How different are gambling and investing?
Investment in stocks and shares is often described as gambling, because while the investor may have done all the research and the company have everything in place to succeed, the market does not always work in the way people expect, and supposedly strong companies do fail.
All investing is gambling, but with enough research and planning, you can limit the risks, or Peter Lynch has said
“An investment is simply a gamble in which you’ve managed to tilt the odds in your favour.”
Investment does have a positive impact on society, however, with investors providing the money needed to make businesses succeed and capitalism work. This is not true of all investors, with short term trades doing little for society or growth, with day traders generating money with little discernible wider benefits. As Warren Buffett has said:
“Wall Street likes to characterize the proliferation of frenzied financial games as a sophisticated, prosocial activity, facilitating the fine-tuning of a complex economy. But the truth is otherwise: Short-term transactions frequently act as an invisible foot, kicking society in the shins.”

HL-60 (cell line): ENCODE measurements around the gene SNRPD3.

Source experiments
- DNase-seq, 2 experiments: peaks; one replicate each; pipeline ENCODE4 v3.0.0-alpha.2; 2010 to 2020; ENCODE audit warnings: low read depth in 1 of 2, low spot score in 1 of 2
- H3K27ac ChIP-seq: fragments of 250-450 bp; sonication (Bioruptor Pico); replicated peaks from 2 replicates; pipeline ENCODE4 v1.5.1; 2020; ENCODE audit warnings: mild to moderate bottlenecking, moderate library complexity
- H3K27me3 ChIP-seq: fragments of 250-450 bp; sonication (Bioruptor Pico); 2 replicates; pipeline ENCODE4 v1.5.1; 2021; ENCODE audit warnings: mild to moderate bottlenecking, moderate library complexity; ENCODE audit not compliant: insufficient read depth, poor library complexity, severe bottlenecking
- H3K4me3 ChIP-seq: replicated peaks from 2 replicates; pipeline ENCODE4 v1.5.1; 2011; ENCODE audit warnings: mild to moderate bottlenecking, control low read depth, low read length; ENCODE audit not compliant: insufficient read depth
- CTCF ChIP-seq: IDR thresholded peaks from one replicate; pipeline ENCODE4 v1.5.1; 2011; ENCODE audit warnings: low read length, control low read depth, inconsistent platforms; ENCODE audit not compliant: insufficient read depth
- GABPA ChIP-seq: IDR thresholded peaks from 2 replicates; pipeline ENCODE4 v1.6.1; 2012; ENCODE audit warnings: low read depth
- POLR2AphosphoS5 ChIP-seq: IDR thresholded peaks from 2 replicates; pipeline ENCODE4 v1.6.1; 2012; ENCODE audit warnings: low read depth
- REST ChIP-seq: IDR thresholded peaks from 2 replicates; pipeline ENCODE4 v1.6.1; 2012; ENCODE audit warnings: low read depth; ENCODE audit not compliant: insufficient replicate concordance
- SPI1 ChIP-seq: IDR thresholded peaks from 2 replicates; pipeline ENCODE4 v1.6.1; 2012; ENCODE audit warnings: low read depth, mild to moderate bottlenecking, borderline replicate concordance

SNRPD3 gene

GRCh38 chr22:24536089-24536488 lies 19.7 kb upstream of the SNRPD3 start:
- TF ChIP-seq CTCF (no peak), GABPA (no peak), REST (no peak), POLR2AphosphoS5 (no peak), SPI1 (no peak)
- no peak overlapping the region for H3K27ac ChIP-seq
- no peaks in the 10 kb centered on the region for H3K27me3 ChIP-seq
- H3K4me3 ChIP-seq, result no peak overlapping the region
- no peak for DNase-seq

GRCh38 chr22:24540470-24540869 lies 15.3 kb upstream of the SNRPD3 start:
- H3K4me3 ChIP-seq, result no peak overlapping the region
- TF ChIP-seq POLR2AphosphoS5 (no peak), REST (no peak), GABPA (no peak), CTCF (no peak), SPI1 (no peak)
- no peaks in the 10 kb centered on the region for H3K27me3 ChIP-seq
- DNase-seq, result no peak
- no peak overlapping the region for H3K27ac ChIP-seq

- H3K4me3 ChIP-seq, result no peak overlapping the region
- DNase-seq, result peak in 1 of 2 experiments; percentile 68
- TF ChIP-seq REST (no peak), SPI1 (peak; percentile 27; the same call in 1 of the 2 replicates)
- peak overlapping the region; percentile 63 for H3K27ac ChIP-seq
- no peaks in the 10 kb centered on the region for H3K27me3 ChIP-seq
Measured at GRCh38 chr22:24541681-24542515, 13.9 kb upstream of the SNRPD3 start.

So what about gambling? The general rule goes that when you are playing against the house, the odds are in their favour. In blackjack, depending on the rules being played, the odds are around 6% in favour of the house. However, if you play a “perfect strategy” then this advantage can be reduced down to 0.5%.
Counting cards can also change those odds a little, with mathematicians determining that a card-counter in blackjack gives the player a 1.5% advantage over the house, but such practices are frowned upon, and will get a player kicked out of many casinos.
Gambling on games such as blackjack certainly do not offer the same benefits to society as long term investment in young companies, such as the way angel investors and venture capitalists work, but gambling can be fun when done responsibly, and the odds are actually better for the player than many forms of traditional investment.